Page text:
When we set off the camping location was incredibly fluid, we even contemplated getting all the way past Ben Lawers and doing the Tarmachan Ridge on the Sunday. Based on being cream crackered before noon the idea of pitching the tents around 4pm and swapping out the ridge for some pub grub and an earlier arrival home on Sunday sounded far more appealing!
To be fair, as I was devouring my lunch snacks it dawned that only 6 days earlier at the exact time I would have been roughly 21 miles into the Loch Katrine Marathon, looking back even with 75L backpack this was an easy weekend in comparison!
The feeling of being cream crackered subsided quickly once full of sandwich and Jelly Babies (other junk food is available), so we set off towards Meall Garbh. It is hard to describe this section, although it felt easier than the first incline it took longer than anticipated.
This section probably had the majority of the weekends snow patches, and quite frankly I am glad it did. It very quickly put into perspective how easy walking on firm ground is and gave a good account of how much more physically challenging walking on incredibly soft / wet snow that was only a foot deep is .
Idea of the snow cover and look at that sky!!
I used to write these reports almost immediately after getting off the hills when the content was still fresh, but really the longer you leave it the more... creative license you have.
Talking of creative license, the next picture is easily one of my favourite pictures I have taken out in the hills. It looks like proper winter here - I like to call it "Cromar on Everest".
Now that we had summited Everest the real challenge was about to begin.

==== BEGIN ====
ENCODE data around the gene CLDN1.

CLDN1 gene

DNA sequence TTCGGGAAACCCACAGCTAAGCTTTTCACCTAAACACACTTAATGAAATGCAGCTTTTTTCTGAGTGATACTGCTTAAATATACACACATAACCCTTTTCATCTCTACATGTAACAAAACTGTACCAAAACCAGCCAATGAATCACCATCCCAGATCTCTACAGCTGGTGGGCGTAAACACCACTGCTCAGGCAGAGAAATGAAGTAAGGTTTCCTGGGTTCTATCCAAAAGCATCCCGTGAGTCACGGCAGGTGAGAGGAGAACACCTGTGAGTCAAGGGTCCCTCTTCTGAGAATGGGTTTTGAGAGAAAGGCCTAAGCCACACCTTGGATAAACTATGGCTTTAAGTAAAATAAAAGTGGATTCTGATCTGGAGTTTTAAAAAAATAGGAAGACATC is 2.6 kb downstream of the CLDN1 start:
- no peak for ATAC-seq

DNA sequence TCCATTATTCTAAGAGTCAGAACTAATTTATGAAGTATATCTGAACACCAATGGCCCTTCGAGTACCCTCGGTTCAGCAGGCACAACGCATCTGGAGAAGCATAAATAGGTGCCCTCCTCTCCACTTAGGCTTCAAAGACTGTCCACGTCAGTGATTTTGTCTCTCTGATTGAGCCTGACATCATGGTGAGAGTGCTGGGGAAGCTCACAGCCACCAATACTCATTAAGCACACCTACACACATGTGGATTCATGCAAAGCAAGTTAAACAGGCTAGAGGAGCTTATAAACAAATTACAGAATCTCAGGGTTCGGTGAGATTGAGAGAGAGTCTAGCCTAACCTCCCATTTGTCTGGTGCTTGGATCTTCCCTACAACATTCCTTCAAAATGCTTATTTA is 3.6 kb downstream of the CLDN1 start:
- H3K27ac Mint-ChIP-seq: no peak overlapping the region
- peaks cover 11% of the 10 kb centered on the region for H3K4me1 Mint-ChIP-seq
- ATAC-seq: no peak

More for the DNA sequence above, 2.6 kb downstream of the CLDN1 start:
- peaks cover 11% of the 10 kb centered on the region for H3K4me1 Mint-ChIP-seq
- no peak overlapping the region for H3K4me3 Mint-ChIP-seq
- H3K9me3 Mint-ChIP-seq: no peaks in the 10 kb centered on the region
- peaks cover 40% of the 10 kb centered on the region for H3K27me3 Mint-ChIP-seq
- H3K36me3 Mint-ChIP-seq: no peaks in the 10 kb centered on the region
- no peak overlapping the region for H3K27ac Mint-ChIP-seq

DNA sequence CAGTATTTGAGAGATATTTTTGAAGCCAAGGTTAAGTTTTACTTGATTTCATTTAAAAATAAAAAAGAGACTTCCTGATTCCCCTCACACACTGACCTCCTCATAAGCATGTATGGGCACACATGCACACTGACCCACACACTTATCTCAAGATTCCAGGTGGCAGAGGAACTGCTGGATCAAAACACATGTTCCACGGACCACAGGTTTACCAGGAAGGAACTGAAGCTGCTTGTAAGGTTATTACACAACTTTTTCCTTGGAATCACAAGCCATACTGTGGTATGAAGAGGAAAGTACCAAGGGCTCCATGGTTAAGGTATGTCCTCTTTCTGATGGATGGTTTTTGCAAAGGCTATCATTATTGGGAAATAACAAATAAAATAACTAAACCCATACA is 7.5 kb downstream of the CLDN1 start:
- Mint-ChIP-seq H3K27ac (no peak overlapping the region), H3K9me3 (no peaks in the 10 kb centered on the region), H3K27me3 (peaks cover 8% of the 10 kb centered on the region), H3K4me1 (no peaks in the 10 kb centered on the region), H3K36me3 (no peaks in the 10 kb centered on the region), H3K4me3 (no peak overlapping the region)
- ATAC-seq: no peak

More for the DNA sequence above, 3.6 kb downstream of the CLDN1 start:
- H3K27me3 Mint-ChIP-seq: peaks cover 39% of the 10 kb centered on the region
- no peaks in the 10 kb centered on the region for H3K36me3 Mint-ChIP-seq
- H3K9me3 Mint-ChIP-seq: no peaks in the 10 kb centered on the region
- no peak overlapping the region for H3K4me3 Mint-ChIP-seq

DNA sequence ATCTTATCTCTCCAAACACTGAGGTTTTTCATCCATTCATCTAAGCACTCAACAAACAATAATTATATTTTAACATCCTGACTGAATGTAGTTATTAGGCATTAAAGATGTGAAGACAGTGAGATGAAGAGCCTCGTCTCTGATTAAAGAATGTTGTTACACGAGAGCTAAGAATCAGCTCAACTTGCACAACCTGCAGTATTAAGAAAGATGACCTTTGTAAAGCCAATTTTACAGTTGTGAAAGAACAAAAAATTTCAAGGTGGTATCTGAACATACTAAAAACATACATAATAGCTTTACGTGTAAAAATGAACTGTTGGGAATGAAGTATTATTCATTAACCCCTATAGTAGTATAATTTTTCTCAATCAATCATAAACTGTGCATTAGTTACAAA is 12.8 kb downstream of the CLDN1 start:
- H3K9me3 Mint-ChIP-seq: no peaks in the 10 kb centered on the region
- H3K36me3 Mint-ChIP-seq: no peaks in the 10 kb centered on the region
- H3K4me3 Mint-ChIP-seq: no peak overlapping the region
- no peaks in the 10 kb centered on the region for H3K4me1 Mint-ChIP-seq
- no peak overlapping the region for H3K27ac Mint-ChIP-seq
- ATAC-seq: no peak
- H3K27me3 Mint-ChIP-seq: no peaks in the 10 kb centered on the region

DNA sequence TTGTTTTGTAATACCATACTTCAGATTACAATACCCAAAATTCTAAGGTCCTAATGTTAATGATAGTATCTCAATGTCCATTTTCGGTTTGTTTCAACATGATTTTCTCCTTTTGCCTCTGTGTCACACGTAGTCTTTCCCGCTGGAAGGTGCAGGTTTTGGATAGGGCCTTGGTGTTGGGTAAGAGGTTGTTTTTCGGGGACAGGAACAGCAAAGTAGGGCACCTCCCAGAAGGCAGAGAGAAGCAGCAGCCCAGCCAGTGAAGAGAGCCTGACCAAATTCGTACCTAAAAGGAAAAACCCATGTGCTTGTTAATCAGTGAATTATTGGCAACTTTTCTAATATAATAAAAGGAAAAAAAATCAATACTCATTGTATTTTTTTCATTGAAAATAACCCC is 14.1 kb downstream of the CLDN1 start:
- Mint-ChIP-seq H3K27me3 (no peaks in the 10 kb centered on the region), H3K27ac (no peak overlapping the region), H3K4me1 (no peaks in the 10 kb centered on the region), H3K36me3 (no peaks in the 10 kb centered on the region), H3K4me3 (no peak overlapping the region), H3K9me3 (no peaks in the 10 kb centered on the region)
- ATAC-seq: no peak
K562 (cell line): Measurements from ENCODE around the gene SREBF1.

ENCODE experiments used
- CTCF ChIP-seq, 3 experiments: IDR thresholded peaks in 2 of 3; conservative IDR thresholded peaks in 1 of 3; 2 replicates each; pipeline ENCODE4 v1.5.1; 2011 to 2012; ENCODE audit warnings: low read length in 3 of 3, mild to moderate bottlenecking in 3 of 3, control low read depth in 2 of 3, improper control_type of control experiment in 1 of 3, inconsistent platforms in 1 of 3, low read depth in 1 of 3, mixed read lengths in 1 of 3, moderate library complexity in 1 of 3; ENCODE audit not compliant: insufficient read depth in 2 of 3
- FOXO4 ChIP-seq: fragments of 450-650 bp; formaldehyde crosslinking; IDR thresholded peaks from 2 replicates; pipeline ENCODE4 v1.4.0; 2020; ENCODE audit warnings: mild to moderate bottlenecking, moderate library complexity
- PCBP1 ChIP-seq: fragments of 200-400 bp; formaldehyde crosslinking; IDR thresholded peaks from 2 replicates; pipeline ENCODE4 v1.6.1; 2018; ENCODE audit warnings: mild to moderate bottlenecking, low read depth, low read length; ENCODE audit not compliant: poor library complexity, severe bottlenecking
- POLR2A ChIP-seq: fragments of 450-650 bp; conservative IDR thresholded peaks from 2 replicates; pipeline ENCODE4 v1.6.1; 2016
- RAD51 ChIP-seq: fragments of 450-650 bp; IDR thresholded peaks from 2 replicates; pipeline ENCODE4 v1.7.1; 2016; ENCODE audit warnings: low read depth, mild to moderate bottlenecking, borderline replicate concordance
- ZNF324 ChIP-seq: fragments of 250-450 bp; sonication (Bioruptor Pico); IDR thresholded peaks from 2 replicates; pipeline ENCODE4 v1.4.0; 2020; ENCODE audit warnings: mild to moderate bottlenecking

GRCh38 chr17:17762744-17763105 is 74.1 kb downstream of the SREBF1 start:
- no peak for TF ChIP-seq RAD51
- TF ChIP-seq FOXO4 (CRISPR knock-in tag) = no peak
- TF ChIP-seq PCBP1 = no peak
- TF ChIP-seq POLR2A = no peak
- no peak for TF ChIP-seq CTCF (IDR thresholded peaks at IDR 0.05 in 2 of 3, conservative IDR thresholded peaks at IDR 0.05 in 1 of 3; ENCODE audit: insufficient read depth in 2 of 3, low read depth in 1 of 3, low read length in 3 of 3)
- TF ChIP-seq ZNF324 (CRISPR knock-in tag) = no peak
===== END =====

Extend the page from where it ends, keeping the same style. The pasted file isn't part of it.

First, to enjoy the views West from Meall Garbh and more "that must be...".
So this is the part where I feel my report will sound a bit like a broken record for anyone else who has read others on this circuit. However thanks to the other reports and some first class map analytical skills (for the "you must have experience, before getting experience, brigade" - if you don't think you know any of them..... ), this was the first section of the route that would provide a bit of a challenge.
An Stuc from the East
By now most of the super quick athletes were long ahead of us, and others had taken the route down from Meall Garbh to the Lochan and back to the hotel car park. This meant we had a bit of time to appreciate An Stuc / work out what was the route up. There was a few "surely not that way", "that looks like a cornice avalanche not someone's tracks", "I better not show Mum this one". I believe the recommended route is straight up, almost following the sliver of snow in the middle. However looking through the binoculars there was a few paths going left and coming up from the South East side.
For scale you might see those ascending from the South East at the near top?
I am not sure if the photos do it justice but with a half dusting of very wet snow and overnight backpacks it fairly got the ticker going - thankfully this is my favourite type of hill! The steeper and ridge-y-er the better .
Beginning the descent from Meall Garbh before re-ascending (funnily enough, there is a lot of that if you decide to take up bagging).
The further down, the taller it looks!
No more down, means only one of two things, pub or up.
Here we experience another "snow problem", multiple tracks going one way and, one going another. Based on maps, views from above, other reports on here and looking at both routes we followed in the footsteps of one man, or women or transgender or alien or whatever they may have been (since at the time of writing this it is 2017 so you have to be careful with any assumptions!).